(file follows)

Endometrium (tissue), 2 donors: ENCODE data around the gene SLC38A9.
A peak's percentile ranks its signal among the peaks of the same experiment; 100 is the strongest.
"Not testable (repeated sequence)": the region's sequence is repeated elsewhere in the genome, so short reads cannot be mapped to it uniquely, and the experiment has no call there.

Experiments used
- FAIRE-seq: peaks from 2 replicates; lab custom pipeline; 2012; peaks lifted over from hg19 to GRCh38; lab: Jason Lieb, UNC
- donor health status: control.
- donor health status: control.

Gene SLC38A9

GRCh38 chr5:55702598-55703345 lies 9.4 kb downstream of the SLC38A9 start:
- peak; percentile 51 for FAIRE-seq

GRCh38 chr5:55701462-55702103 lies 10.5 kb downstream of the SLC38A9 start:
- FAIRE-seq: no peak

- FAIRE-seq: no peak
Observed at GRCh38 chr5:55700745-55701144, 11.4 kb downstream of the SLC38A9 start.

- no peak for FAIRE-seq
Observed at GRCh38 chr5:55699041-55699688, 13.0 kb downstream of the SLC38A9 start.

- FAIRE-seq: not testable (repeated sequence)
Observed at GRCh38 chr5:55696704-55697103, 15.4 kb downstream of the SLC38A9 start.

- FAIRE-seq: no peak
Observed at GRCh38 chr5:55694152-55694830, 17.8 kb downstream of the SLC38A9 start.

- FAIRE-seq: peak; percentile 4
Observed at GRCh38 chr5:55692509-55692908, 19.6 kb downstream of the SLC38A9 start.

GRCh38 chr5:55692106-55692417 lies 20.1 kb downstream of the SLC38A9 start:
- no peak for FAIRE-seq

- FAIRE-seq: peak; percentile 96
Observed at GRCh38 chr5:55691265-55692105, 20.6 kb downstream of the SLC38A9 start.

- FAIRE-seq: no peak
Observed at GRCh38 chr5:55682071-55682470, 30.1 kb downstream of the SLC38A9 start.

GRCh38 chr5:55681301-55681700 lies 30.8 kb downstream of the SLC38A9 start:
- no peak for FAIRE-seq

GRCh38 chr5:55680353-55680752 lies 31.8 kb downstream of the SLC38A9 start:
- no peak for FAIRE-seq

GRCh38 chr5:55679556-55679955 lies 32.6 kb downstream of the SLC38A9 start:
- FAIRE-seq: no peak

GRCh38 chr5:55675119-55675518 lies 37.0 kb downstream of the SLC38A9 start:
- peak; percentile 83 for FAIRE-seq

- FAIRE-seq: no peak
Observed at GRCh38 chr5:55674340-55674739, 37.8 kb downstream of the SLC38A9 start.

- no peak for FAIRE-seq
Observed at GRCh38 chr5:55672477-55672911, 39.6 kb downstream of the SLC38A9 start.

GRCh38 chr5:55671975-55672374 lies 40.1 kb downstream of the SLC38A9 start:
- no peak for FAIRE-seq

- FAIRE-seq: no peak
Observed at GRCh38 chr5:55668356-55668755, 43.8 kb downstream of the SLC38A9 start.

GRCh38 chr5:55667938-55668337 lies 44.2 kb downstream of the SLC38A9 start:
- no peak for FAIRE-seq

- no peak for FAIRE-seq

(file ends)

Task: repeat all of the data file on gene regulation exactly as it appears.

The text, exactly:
Endometrium (tissue), 2 donors: ENCODE data around the gene SLC38A9.
A peak's percentile ranks its signal among the peaks of the same experiment; 100 is the strongest.
"Not testable (repeated sequence)": the region's sequence is repeated elsewhere in the genome, so short reads cannot be mapped to it uniquely, and the experiment has no call there.

Experiments used
- FAIRE-seq: peaks from 2 replicates; lab custom pipeline; 2012; peaks lifted over from hg19 to GRCh38; lab: Jason Lieb, UNC
- donor health status: control.
- donor health status: control.

Gene SLC38A9

GRCh38 chr5:55702598-55703345 lies 9.4 kb downstream of the SLC38A9 start:
- peak; percentile 51 for FAIRE-seq

GRCh38 chr5:55701462-55702103 lies 10.5 kb downstream of the SLC38A9 start:
- FAIRE-seq: no peak

- FAIRE-seq: no peak
Observed at GRCh38 chr5:55700745-55701144, 11.4 kb downstream of the SLC38A9 start.

- no peak for FAIRE-seq
Observed at GRCh38 chr5:55699041-55699688, 13.0 kb downstream of the SLC38A9 start.

- FAIRE-seq: not testable (repeated sequence)
Observed at GRCh38 chr5:55696704-55697103, 15.4 kb downstream of the SLC38A9 start.

- FAIRE-seq: no peak
Observed at GRCh38 chr5:55694152-55694830, 17.8 kb downstream of the SLC38A9 start.

- FAIRE-seq: peak; percentile 4
Observed at GRCh38 chr5:55692509-55692908, 19.6 kb downstream of the SLC38A9 start.

GRCh38 chr5:55692106-55692417 lies 20.1 kb downstream of the SLC38A9 start:
- no peak for FAIRE-seq

- FAIRE-seq: peak; percentile 96
Observed at GRCh38 chr5:55691265-55692105, 20.6 kb downstream of the SLC38A9 start.

- FAIRE-seq: no peak
Observed at GRCh38 chr5:55682071-55682470, 30.1 kb downstream of the SLC38A9 start.

GRCh38 chr5:55681301-55681700 lies 30.8 kb downstream of the SLC38A9 start:
- no peak for FAIRE-seq

GRCh38 chr5:55680353-55680752 lies 31.8 kb downstream of the SLC38A9 start:
- no peak for FAIRE-seq

GRCh38 chr5:55679556-55679955 lies 32.6 kb downstream of the SLC38A9 start:
- FAIRE-seq: no peak

GRCh38 chr5:55675119-55675518 lies 37.0 kb downstream of the SLC38A9 start:
- peak; percentile 83 for FAIRE-seq

- FAIRE-seq: no peak
Observed at GRCh38 chr5:55674340-55674739, 37.8 kb downstream of the SLC38A9 start.

- no peak for FAIRE-seq
Observed at GRCh38 chr5:55672477-55672911, 39.6 kb downstream of the SLC38A9 start.

GRCh38 chr5:55671975-55672374 lies 40.1 kb downstream of the SLC38A9 start:
- no peak for FAIRE-seq

- FAIRE-seq: no peak
Observed at GRCh38 chr5:55668356-55668755, 43.8 kb downstream of the SLC38A9 start.

GRCh38 chr5:55667938-55668337 lies 44.2 kb downstream of the SLC38A9 start:
- no peak for FAIRE-seq

- no peak for FAIRE-seq